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Download Cheap: The High Cost of Discount Culture Audiobook

Extended Audio Sample Cheap: The High Cost of Discount Culture, by Ellen Ruppel Shell Click for printable size audiobook cover
3 out of 53 out of 53 out of 53 out of 53 out of 5 3.00 (1,140 ratings) (rate this audio book) Author: Ellen Ruppel Shell Narrator: Lorna Raver Publisher: Tantor Format: Unabridged Audiobook Delivery: Instant Download Audio Length: Release Date:
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From the shuttered factories of the rust belt to the look-alike strip malls of the sun belt—and almost everywhere in between—America has been transformed by its relentless fixation on low price. This pervasive yet little examined obsession is arguably the most powerful and devastating market force of our time—the engine of globalization, outsourcing, planned obsolescence, and economic instability in an increasingly unsettled world.

Low price is so alluring that we may have forgotten how thoroughly we once distrusted it. Ellen Ruppel Shell traces the birth of the bargain as we know it from the Industrial Revolution to the assembly line and beyond, homing in on a number of colorful characters, such as Gene Verkauf (his name is Yiddish for “to sell”), founder of E. J. Korvette, the discount chain that helped wean customers off traditional notions of value. The rise of the chain store in post-Depression America led to the extolling of convenience over quality, and big-box retailers completed the reeducation of the American consumer by making them prize low price in the way they once prized durability and craftsmanship.

The effects of this insidious perceptual shift are vast: a blighted landscape, escalating debt (both personal and national), stagnating incomes, fraying communities, and a host of other socioeconomic ills. That’s a long list of charges, and it runs counter to orthodox economics, which argues that low price powers productivity by stimulating a brisk free market. But Shell marshals evidence from a wide range of fields—history, sociology, marketing, psychology, even economics itself—to upend the conventional wisdom. Cheap also unveils the fascinating and unsettling illogic that underpins our bargain-hunting reflex and explains how our deep-rooted need for bargains colors every aspect of our psyches and social lives. In this myth-shattering, closely reasoned, and exhaustively reported investigation, Shell exposes the astronomically high cost of cheap.

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Quotes & Awards

  • “This highly intelligent and disturbing book provides invaluable insight into our consumer culture and should be mandatory reading for anyone trying to figure out our current financial mess. As Shell proves, the hunt for cheap products has hurt us all. Highly recommended for smart readers.”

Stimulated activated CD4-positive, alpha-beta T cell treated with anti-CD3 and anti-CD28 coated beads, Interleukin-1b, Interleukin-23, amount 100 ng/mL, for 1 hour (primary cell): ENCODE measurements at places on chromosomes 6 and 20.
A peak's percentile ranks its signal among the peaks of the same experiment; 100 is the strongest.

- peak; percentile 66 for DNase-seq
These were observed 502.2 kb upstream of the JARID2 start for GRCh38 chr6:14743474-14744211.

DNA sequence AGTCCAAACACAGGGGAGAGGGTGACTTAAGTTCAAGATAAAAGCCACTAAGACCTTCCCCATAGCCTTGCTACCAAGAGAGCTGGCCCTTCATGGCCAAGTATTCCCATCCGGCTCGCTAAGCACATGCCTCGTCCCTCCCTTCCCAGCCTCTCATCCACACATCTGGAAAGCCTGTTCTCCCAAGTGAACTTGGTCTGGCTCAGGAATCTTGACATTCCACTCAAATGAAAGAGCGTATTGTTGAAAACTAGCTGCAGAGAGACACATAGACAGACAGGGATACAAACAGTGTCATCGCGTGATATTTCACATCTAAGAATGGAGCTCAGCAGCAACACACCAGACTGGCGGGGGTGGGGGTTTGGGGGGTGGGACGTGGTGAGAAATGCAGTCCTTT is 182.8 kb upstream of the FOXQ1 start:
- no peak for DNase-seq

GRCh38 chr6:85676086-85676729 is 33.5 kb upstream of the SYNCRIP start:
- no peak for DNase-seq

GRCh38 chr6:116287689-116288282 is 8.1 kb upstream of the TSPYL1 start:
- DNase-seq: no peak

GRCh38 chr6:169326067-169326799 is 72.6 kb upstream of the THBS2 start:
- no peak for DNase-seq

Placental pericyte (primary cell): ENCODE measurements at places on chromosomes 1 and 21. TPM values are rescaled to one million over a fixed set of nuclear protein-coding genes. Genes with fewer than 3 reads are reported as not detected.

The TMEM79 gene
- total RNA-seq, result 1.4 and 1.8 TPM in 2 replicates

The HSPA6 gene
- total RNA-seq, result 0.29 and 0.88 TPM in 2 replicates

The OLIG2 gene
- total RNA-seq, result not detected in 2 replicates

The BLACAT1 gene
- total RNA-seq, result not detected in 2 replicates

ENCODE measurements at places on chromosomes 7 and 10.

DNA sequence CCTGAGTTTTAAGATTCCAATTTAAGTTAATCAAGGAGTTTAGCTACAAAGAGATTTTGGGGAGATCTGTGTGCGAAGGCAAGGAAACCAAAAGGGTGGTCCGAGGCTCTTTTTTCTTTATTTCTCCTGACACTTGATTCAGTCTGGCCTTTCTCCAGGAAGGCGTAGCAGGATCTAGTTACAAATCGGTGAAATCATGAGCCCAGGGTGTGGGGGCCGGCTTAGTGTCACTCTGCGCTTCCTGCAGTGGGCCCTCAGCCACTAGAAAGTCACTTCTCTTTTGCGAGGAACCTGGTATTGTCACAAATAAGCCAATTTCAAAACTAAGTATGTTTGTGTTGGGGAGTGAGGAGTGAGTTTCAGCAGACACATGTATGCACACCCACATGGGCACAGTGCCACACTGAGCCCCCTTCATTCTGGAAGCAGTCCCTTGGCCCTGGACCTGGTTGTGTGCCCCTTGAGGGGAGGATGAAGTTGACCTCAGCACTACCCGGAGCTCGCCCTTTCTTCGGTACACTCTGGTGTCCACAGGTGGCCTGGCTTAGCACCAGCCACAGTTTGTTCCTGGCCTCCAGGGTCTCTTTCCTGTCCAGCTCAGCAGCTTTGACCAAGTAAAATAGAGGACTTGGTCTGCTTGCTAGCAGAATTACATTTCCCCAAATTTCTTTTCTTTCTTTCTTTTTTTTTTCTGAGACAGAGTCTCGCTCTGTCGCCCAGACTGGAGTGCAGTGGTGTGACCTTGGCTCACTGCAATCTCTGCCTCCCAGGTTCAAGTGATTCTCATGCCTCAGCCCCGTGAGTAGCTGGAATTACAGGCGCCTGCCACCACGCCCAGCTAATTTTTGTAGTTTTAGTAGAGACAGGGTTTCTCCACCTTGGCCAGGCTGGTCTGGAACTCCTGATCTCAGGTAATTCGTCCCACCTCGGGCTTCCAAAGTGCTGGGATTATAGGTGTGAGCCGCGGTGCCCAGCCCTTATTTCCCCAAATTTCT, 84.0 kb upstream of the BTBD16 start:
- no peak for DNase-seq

Library Journal

  • “Diligent, useful cultural criticism, akin to Eric Schlosser’s Fast Food Nation and Tom Vanderbilt’s Traffic.”

    Kirkus Reviews

Listener Opinions

  • 3 out of 53 out of 53 out of 53 out of 53 out of 5 by Jeff Free | 2/8/2014

    " Not bad. I think the overall premise of the book--that it's a bad strategy to make spending decisions based solely on price--is spot on. The science behind her assertions is slightly more rigorous than typical journalism, but not much. A brain is still required when reading this. "

  • 3 out of 53 out of 53 out of 53 out of 53 out of 5 by Tiffany | 2/8/2014

    " Really well researched, and definitely made me pause and think. Made me frustrated with a lot of retail system, too, but I think that was kind of the point. I guess it's a little like "Fast Food Nation", only regarding the retail industry. Almost 4 stars... I need a half-star rating system! "

  • 3 out of 53 out of 53 out of 53 out of 53 out of 5 by Helen-Louise | 2/6/2014

    " Fascinating, depressing, a little scary. Shows clearly how the American [and increasingly world-wide] obsession with getting the best deal, the lowest price adversely affects workers, farmers, children. To be trite, it is like Dominoes - if I am only willing to pay $1.00 for a pint of strawberries, that affects the profit of the grocery store which affects what they pay their workers and also what they pay their suppliers. It is much more complicated than that - what effect does Wal-Mart really have locally and internationally? I would have given it 4 stars, but some of the data she quotes is 10 years old - though that may well be the most recent data that is available. And she really doesn't offer much in the way of solutions. For me, look harder for US-made products [good luck, Louise] and shop more at farmers' markets, as well as expand what I grow myself. "

  • 5 out of 55 out of 55 out of 55 out of 55 out of 5 by Marty Greenwell | 2/1/2014

    " I thought that I knew some of the costs to our society ( and other societies ) by being barraged by discounted items, mainly from countries that have low wages. I have learned that it impacts all of us, from low wage workers in Thailand to middle America. This is a very good book for truly understanding where we are now and how to change the world. Very good book "

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About the Author

Ellen Ruppel Shell is a correspondent for the Atlantic Monthly magazine and has written about science and medicine for the New York Times magazine, the Washington Post, National Geographic, Time, Discover, the Boston Globe, and dozens of other national publications. She is also the author of The Hungry Gene: The Inside Story of the Obesity Industry, which has been published in six languages. Shell is a professor of journalism at Boston University, where she codirects the graduate program in science journalism.